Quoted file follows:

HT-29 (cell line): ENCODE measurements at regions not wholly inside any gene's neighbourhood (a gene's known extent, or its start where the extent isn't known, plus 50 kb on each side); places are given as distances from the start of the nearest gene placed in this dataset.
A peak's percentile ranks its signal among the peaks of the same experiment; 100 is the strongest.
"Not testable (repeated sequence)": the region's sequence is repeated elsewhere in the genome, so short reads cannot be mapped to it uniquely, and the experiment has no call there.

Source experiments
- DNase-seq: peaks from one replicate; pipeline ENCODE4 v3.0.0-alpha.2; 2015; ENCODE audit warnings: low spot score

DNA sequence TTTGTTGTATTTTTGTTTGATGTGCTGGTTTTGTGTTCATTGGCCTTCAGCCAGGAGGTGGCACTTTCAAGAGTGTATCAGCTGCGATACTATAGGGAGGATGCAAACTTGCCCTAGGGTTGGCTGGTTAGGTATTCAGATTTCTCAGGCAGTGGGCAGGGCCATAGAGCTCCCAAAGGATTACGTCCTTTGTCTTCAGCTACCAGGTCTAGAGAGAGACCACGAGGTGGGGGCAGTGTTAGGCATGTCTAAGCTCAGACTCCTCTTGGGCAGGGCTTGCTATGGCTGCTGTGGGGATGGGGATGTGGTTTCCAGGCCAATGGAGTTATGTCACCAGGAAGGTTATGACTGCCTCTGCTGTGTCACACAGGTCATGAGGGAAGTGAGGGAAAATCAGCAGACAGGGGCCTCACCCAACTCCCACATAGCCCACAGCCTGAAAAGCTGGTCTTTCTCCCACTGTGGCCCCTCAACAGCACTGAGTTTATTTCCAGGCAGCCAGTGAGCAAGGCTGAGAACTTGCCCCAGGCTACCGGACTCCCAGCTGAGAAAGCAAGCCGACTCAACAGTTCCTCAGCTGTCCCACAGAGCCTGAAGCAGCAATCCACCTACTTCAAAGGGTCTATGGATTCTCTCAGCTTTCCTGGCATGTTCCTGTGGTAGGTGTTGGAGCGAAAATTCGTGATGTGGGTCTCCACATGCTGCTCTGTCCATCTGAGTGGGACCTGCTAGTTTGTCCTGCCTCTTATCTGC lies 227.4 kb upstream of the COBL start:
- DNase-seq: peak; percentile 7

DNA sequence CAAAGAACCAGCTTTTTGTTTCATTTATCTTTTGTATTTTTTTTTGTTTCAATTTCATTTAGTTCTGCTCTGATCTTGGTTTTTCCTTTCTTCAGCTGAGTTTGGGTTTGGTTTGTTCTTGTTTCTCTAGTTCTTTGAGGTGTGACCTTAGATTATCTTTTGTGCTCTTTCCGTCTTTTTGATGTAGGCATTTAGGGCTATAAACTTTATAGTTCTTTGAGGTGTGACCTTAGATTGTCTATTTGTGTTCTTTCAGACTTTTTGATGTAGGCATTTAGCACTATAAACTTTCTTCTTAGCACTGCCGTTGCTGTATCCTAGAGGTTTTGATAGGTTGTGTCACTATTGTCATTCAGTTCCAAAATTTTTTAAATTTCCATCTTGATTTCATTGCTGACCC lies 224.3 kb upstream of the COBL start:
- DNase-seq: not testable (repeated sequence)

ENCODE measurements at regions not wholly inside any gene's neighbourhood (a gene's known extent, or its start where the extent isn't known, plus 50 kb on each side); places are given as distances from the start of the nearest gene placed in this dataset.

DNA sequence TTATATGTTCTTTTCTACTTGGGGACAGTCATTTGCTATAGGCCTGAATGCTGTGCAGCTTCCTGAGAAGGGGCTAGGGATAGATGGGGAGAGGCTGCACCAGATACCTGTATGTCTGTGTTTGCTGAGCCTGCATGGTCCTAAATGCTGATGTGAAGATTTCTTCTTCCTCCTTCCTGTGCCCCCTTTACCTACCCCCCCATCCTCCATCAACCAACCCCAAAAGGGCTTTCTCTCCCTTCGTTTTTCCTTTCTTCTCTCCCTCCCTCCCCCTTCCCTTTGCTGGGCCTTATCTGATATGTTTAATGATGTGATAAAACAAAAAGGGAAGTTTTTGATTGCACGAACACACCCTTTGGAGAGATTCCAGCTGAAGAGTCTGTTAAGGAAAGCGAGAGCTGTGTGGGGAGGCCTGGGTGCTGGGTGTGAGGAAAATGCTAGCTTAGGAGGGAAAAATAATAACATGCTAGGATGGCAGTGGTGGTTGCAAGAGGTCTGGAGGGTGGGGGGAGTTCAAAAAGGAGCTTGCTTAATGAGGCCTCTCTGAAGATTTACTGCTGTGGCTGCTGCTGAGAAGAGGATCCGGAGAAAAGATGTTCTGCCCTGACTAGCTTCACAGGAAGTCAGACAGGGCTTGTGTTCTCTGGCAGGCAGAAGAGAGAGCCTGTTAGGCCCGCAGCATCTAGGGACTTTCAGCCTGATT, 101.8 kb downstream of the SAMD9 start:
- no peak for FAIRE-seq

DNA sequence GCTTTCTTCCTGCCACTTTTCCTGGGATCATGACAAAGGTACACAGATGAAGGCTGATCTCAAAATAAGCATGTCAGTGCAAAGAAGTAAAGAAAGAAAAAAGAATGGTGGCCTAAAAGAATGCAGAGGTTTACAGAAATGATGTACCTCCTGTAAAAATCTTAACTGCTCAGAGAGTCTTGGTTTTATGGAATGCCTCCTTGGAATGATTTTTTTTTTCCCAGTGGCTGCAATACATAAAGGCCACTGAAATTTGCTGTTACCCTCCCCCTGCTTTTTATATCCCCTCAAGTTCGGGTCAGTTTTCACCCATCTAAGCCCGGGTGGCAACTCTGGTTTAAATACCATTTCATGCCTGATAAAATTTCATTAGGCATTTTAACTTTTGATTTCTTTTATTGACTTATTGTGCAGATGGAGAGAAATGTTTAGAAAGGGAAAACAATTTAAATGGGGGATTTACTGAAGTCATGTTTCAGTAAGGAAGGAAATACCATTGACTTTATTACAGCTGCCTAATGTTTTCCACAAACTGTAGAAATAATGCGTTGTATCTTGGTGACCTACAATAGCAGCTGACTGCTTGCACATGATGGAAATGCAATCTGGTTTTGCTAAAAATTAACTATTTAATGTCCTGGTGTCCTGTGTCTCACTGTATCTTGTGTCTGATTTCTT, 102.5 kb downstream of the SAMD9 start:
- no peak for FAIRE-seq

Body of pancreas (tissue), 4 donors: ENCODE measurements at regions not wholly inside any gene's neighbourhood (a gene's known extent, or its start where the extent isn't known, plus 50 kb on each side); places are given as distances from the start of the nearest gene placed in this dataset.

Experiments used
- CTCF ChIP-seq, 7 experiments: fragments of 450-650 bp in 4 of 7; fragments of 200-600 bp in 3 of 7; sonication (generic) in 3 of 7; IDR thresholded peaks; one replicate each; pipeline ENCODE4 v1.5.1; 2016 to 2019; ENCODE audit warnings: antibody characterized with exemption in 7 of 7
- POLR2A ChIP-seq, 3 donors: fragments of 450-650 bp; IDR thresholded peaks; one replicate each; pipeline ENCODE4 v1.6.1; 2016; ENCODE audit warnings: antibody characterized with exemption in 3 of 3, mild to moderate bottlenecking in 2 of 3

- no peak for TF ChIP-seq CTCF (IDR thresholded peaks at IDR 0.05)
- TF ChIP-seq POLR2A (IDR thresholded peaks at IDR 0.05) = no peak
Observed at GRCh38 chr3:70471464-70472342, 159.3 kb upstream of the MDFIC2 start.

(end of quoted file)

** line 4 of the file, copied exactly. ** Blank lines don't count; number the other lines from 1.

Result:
Source experiments